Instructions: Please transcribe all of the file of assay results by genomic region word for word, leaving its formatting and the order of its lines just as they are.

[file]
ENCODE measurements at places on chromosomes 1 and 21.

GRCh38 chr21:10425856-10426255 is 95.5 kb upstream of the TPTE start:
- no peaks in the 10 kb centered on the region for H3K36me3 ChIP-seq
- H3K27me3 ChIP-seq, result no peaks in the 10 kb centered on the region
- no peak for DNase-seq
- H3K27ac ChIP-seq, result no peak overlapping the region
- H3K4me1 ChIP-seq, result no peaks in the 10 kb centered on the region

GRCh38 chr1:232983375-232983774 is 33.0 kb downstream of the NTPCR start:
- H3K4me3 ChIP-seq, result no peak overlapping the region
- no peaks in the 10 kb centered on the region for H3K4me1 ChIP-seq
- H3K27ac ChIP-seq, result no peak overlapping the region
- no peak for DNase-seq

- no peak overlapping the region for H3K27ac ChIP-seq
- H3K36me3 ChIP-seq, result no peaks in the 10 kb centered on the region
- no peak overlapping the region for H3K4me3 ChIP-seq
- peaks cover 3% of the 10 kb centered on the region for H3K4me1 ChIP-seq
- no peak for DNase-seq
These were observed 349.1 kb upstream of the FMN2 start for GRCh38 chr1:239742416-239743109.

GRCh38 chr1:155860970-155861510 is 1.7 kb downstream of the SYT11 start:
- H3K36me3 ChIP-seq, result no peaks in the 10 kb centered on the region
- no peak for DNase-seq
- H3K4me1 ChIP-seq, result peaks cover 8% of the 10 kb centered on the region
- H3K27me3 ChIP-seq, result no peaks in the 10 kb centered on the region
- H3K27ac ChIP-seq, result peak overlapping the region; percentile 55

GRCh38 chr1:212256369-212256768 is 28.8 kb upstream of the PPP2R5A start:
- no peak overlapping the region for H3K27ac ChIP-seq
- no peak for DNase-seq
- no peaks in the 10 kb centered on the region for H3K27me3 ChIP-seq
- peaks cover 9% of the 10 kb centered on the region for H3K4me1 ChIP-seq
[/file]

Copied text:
ENCODE measurements at places on chromosomes 1 and 21.

GRCh38 chr21:10425856-10426255 is 95.5 kb upstream of the TPTE start:
- no peaks in the 10 kb centered on the region for H3K36me3 ChIP-seq
- H3K27me3 ChIP-seq, result no peaks in the 10 kb centered on the region
- no peak for DNase-seq
- H3K27ac ChIP-seq, result no peak overlapping the region
- H3K4me1 ChIP-seq, result no peaks in the 10 kb centered on the region

GRCh38 chr1:232983375-232983774 is 33.0 kb downstream of the NTPCR start:
- H3K4me3 ChIP-seq, result no peak overlapping the region
- no peaks in the 10 kb centered on the region for H3K4me1 ChIP-seq
- H3K27ac ChIP-seq, result no peak overlapping the region
- no peak for DNase-seq

- no peak overlapping the region for H3K27ac ChIP-seq
- H3K36me3 ChIP-seq, result no peaks in the 10 kb centered on the region
- no peak overlapping the region for H3K4me3 ChIP-seq
- peaks cover 3% of the 10 kb centered on the region for H3K4me1 ChIP-seq
- no peak for DNase-seq
These were observed 349.1 kb upstream of the FMN2 start for GRCh38 chr1:239742416-239743109.

GRCh38 chr1:155860970-155861510 is 1.7 kb downstream of the SYT11 start:
- H3K36me3 ChIP-seq, result no peaks in the 10 kb centered on the region
- no peak for DNase-seq
- H3K4me1 ChIP-seq, result peaks cover 8% of the 10 kb centered on the region
- H3K27me3 ChIP-seq, result no peaks in the 10 kb centered on the region
- H3K27ac ChIP-seq, result peak overlapping the region; percentile 55

GRCh38 chr1:212256369-212256768 is 28.8 kb upstream of the PPP2R5A start:
- no peak overlapping the region for H3K27ac ChIP-seq
- no peak for DNase-seq
- no peaks in the 10 kb centered on the region for H3K27me3 ChIP-seq
- peaks cover 9% of the 10 kb centered on the region for H3K4me1 ChIP-seq